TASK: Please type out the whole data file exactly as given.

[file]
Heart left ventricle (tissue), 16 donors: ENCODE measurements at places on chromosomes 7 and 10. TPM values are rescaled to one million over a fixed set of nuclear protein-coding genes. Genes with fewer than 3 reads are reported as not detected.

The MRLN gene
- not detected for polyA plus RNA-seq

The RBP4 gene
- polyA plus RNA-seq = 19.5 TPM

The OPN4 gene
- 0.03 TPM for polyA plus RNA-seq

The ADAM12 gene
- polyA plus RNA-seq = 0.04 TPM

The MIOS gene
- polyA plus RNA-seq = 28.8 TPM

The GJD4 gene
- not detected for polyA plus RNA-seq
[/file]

Heart left ventricle (tissue), 16 donors: ENCODE measurements at places on chromosomes 7 and 10. TPM values are rescaled to one million over a fixed set of nuclear protein-coding genes. Genes with fewer than 3 reads are reported as not detected.

The MRLN gene
- not detected for polyA plus RNA-seq

The RBP4 gene
- polyA plus RNA-seq = 19.5 TPM

The OPN4 gene
- 0.03 TPM for polyA plus RNA-seq

The ADAM12 gene
- polyA plus RNA-seq = 0.04 TPM

The MIOS gene
- polyA plus RNA-seq = 28.8 TPM

The GJD4 gene
- not detected for polyA plus RNA-seq